< This book takes a look at the rivalry in science today surrounding attempts to discover the elusive process of evolution. In one camp are the faithful followers of the long-standing theory of natural selection promulgated by Charles Darwin more than 150 years ago. This “survival of the fittest” theory, according to author Suzan Mazur, is no longer the scientific cornerstone of biology and has been challenged for decades. In the other camp are those challengers who want to steer evolutionary science in a more honest, scientifically accurate direction. However, the Darwinian theory has become a political powerhouse brand that is hard to unseat because of the money and power associated with it.
The Altenberg 16 is about a group of evolution scientists who met in 2008 in Austria to discuss and attempt to tell the truth about this “brand.” Will they and their findings help rid us of the natural selection “survival of the fittest” mentality that has plagued civilization for a century and a half, now that the cat is out of the bag that natural selection is largely a political brand? It’s almost guaranteed that debate and contention will continue into the foreseeable future.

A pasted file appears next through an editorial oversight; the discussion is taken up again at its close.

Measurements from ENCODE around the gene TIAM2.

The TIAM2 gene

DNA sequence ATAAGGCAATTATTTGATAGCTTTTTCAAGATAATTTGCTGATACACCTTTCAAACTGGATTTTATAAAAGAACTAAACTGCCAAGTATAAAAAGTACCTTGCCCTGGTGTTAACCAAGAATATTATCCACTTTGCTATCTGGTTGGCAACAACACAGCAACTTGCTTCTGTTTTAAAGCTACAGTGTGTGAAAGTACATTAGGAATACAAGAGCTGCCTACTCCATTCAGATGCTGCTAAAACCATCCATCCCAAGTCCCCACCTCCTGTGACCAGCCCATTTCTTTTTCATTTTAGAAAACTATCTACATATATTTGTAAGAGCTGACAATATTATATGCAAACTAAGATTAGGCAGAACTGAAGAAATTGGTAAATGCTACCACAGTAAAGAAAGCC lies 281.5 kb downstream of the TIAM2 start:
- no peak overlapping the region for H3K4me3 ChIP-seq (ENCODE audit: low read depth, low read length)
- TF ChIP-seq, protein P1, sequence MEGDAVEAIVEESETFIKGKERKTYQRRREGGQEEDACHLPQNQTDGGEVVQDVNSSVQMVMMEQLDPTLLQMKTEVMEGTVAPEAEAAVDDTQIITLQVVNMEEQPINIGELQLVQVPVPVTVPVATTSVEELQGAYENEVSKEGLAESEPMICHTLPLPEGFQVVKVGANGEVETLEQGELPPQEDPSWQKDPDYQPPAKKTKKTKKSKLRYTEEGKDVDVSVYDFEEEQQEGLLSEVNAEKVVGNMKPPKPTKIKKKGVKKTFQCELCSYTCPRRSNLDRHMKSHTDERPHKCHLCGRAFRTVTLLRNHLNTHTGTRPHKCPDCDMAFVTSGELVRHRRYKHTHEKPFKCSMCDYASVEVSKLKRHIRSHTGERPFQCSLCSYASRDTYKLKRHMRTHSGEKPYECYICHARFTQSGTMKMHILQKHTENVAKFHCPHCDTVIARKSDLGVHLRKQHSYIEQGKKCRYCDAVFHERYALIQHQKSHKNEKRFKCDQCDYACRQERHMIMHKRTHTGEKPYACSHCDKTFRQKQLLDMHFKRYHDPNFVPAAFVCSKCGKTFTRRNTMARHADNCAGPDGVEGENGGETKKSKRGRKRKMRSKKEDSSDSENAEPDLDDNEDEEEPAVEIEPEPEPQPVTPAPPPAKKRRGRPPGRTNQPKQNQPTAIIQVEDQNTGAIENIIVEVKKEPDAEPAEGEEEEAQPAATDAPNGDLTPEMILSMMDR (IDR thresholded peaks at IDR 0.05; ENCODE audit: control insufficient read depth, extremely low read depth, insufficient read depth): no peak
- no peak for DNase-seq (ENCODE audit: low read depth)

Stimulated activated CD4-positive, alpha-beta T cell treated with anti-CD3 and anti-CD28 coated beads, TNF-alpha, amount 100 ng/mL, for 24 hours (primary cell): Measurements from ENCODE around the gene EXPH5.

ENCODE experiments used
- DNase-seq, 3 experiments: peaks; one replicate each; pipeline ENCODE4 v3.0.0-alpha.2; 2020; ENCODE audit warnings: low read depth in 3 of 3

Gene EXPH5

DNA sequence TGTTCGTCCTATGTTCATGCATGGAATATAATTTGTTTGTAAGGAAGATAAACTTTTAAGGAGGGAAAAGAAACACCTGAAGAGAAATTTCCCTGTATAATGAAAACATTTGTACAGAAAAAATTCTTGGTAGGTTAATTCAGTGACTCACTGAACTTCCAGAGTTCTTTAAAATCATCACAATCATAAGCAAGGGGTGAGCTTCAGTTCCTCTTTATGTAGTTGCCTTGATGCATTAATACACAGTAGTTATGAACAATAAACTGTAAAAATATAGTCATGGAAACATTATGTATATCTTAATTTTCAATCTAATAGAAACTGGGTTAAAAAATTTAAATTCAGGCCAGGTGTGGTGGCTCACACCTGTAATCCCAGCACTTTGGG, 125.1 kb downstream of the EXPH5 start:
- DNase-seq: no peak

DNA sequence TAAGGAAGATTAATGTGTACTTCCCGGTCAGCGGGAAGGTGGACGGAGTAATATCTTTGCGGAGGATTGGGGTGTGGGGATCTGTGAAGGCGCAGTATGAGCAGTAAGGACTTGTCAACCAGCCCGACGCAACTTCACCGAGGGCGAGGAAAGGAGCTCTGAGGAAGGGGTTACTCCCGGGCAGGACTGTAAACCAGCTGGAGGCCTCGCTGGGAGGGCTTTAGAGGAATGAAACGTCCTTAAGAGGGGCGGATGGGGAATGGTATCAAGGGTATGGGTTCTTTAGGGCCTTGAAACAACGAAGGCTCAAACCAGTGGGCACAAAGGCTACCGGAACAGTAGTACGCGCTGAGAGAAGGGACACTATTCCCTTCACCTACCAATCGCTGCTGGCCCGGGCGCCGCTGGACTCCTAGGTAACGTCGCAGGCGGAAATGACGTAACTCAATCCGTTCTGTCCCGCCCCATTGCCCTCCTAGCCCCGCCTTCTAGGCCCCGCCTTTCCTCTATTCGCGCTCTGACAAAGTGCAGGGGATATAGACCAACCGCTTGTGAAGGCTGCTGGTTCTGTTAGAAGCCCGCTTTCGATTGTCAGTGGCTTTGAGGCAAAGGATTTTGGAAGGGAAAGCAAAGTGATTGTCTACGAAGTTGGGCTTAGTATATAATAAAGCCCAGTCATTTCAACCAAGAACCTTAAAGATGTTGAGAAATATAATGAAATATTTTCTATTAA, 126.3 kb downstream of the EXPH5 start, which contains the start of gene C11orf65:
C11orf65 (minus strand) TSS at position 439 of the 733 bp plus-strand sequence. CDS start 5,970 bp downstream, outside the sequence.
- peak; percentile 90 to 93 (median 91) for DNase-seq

Some of the biggest names in evolutionary science and related fields are profiled or interviewed by Mazur. They include Richard Lewontin (Harvard University), Robert Hazen (Carnegie Institution), Richard Dawkins (bestselling author), Stuart Newman (New York Medical College), Lynn Margulis (University of Massachusetts and Oxford University), Noam Chomsky (MIT), and many others from around the world.
From the introduction:
“Evolutionary science is as much about the posturing, salesmanship, stonewalling and bullying that goes on as it is about actual scientific theory. It is a social discourse involving hypotheses of staggering complexity with scientists, recipients of the biggest grants of any intellectuals, assuming the power of politicians while engaged in Animal House pie-throwing and name-calling: ‘ham-fisted’, ‘looney Marxist hangover’, ‘secular creationist’, ‘philosopher’ (a scientist who can’t get grants anymore), ‘quack’, ‘crackpot’. . .
“In short, it’s a modern day quest for the holy grail, but with few knights. At a time that calls for scientific vision, scientific inquiry’s been hijacked by an industry of greed, with evolution books hyped like snake oil at a carnival.”